I have a lignum vitae mallet I bought maybe 30 years ago. Mine is from light sapwood. I didn’t realize it was a dark wood before.
At one time they used it for pillow block bearings for ships propellers.

-- -** You are never to old to set another goal or to dream a new dream ****************** Dick, & Barb Cain, Hibbing, MN. http://www.woodcarvingillustrated.com/gallery/member.php?uid=3627&protype=1

View Roger Strautman's profile

Roger Strautman

649 posts in 2856 days


#8 posted 04-29-2007 07:26 PM

Ethan, I think I might the same addiction you have because I have 6 in all and am still looking for that perfect mallet. LOL! Thank goodness my shop is out back of the house where my wife won’t go.

-- " All Things At First Appear Difficult"

View Ethan Sincox's profile

Ethan Sincox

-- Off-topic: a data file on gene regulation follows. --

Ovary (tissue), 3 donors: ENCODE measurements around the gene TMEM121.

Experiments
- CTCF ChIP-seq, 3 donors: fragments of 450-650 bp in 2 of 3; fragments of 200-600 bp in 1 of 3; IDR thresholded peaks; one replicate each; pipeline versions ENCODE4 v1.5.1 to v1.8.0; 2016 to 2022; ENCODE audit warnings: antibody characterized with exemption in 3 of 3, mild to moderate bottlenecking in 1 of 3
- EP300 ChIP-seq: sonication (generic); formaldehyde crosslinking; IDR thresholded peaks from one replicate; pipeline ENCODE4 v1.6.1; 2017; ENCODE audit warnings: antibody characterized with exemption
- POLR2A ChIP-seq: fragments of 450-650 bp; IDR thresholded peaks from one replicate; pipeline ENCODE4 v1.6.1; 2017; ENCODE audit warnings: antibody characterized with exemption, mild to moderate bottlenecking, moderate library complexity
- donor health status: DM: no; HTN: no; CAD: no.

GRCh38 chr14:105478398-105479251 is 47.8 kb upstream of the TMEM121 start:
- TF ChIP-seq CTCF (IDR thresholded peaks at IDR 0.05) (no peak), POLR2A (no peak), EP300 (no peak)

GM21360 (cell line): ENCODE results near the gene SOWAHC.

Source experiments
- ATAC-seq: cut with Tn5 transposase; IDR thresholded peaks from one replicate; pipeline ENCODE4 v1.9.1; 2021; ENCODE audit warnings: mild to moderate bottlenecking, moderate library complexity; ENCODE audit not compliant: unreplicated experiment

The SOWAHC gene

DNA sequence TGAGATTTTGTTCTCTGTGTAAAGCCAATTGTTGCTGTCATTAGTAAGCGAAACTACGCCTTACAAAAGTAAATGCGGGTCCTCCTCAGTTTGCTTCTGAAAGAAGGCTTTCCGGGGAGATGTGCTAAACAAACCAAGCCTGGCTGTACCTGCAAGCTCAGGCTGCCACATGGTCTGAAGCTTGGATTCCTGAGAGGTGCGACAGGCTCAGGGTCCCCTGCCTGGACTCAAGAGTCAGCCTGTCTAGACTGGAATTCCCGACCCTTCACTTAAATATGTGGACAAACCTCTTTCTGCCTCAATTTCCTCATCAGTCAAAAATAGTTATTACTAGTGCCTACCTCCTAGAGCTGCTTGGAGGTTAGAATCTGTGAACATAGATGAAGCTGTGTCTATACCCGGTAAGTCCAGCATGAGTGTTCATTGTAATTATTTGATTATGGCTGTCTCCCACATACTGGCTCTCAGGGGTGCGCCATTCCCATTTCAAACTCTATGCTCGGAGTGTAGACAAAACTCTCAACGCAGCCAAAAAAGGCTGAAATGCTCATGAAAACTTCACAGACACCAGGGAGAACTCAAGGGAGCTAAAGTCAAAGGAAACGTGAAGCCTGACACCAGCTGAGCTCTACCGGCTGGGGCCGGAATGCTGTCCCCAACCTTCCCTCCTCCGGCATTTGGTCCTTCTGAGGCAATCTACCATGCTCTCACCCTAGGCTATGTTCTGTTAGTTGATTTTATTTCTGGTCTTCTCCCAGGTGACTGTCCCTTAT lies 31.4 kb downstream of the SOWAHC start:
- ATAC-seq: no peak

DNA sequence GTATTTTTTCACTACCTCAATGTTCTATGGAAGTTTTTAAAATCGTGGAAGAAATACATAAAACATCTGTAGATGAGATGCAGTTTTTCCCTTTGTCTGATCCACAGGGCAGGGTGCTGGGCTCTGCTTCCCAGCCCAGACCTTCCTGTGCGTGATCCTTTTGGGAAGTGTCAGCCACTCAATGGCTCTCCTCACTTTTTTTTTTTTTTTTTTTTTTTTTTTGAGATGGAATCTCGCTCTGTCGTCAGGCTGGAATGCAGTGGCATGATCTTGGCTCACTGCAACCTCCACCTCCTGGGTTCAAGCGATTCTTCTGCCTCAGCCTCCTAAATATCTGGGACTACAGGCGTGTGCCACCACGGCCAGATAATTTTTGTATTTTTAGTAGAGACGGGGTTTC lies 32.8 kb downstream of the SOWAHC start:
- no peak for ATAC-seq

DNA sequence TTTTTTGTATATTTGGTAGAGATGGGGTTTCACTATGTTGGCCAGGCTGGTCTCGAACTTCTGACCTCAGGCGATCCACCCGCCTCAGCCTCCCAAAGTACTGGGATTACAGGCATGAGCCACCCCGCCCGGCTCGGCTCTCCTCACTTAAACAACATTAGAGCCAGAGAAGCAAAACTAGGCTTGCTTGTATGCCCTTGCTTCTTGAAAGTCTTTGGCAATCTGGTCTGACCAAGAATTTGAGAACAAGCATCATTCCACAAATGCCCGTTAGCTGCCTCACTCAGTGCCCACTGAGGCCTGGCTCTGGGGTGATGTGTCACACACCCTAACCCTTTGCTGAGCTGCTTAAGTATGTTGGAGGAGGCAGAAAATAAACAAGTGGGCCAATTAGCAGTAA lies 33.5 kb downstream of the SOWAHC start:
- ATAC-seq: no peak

765 posts in 2897 days


#9 posted 04-30-2007 04:50 AM

Rog,

I feel much better now, knowing that YOU have the same addiction as me! ;)

Speaking of… I’m afraid I have something else to add to it, gentlemen. I found a nice little joiner’s mallet that was being listed as walnut. I don’t think they’re right though; I think it is a lignum joiner’s mallet. The graining and, again, the weight seem to indicate otherwise.

Once I get it into my shop, I’ll clean it up a little and take some pictures for you.

-- Ethan, http://thekiltedwoodworker.com

View Mark A. DeCou's profile

Mark A. DeCou

1996 posts in 3128 days


#10 posted 04-30-2007 07:11 AM

“Hi, my name is Ethan, I’m a mallet addict…...”

good reading, thanks brother,
Mark

-- Mark DeCou - American Contemporary Craft Artisan - www.decoustudio.com

View Ethan Sincox's profile

Ethan Sincox

765 posts in 2897 days


#11 posted 04-30-2007 03:57 PM

Unfortunately, one of many addictions…

Hey, at least I kicked smoking, right? (It will be 11 years on November 18th… not that I’m keeping track.)

Unfortunately, as it turns out, woodworking addictions are a little more expensive than tobacco addictions…

-- Ethan, http://thekiltedwoodworker.com

View Dick, & Barb Cain's profile

Dick, & Barb Cain

8693 posts in 3022 days